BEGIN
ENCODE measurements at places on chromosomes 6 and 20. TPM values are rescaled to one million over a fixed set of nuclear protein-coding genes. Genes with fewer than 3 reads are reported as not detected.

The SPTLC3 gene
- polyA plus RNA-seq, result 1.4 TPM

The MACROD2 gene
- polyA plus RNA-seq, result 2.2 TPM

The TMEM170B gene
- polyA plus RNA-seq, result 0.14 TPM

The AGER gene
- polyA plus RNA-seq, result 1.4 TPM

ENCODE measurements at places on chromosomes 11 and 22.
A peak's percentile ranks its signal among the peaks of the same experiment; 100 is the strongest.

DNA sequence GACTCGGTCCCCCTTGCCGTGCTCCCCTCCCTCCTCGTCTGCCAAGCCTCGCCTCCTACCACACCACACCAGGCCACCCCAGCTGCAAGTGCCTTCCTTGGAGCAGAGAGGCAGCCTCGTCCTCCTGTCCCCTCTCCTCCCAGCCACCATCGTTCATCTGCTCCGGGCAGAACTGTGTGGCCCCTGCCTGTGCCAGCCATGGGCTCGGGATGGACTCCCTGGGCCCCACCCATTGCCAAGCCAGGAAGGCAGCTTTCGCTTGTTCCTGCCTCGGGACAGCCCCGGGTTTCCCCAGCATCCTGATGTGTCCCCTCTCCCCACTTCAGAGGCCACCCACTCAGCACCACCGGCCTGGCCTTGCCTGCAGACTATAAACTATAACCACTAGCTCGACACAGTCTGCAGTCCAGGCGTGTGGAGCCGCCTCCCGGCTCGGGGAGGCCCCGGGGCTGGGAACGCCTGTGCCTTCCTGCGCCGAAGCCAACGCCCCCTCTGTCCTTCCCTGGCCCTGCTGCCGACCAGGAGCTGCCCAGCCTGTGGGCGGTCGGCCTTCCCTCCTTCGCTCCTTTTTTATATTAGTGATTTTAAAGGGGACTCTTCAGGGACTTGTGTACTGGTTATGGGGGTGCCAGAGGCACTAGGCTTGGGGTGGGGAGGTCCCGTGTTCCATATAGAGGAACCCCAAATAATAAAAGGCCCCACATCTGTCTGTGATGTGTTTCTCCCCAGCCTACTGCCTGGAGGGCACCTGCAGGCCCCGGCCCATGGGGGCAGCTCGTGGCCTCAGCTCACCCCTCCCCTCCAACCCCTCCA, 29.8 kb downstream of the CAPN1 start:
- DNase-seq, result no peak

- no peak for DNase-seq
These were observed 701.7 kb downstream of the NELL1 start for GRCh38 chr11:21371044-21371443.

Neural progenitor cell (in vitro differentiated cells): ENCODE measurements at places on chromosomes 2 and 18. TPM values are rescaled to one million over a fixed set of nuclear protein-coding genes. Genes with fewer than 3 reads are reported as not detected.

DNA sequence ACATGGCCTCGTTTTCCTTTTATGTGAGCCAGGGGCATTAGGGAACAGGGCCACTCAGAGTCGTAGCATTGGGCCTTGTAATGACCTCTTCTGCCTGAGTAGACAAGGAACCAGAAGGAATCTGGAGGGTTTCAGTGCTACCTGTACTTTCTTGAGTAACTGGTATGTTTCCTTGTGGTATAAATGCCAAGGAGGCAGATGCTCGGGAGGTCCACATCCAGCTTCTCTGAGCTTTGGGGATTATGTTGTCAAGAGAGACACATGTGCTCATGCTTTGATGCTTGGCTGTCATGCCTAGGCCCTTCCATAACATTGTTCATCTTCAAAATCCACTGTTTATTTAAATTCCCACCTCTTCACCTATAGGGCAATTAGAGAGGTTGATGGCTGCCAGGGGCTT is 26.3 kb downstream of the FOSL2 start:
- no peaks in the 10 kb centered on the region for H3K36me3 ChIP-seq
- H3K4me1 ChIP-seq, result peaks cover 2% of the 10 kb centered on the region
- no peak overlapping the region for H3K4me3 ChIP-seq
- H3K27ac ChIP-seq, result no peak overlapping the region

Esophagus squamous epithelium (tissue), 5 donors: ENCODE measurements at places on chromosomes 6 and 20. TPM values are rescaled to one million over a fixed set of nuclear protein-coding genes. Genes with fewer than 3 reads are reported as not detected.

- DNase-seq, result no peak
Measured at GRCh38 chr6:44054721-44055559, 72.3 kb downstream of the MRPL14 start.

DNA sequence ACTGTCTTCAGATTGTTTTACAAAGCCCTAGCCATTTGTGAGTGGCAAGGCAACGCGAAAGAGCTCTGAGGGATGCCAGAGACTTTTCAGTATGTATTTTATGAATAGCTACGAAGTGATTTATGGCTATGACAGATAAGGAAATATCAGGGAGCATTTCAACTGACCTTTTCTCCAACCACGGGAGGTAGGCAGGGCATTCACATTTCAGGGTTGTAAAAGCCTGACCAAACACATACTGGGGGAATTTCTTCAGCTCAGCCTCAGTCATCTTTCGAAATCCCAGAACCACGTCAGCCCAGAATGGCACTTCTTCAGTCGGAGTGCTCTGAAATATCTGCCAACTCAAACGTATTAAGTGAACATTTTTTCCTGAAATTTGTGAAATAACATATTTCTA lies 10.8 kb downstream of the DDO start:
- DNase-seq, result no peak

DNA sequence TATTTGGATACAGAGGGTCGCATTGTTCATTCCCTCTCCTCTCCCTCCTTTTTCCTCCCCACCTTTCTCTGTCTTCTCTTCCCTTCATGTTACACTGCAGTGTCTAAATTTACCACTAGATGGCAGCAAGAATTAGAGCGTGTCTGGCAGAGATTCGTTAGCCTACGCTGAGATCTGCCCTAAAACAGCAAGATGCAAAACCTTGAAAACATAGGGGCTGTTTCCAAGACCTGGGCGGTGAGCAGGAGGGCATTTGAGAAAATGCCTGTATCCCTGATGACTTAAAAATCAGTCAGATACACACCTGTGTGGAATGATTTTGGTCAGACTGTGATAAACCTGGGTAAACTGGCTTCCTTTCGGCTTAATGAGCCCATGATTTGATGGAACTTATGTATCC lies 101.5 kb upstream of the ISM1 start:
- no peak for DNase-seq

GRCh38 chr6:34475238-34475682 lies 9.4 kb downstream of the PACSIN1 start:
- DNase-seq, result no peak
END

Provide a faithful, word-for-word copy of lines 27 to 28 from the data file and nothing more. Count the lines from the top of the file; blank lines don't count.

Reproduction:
DNA sequence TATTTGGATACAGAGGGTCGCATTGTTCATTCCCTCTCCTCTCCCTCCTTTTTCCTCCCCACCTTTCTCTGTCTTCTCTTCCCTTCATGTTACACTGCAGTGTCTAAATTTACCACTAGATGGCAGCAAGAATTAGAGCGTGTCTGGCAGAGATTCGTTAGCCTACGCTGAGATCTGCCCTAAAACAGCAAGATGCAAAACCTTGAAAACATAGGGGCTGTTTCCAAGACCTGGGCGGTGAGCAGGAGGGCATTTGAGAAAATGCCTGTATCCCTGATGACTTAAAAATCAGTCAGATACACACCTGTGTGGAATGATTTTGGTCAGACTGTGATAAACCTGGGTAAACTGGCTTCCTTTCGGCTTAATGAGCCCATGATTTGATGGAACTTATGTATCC lies 101.5 kb upstream of the ISM1 start:
- no peak for DNase-seq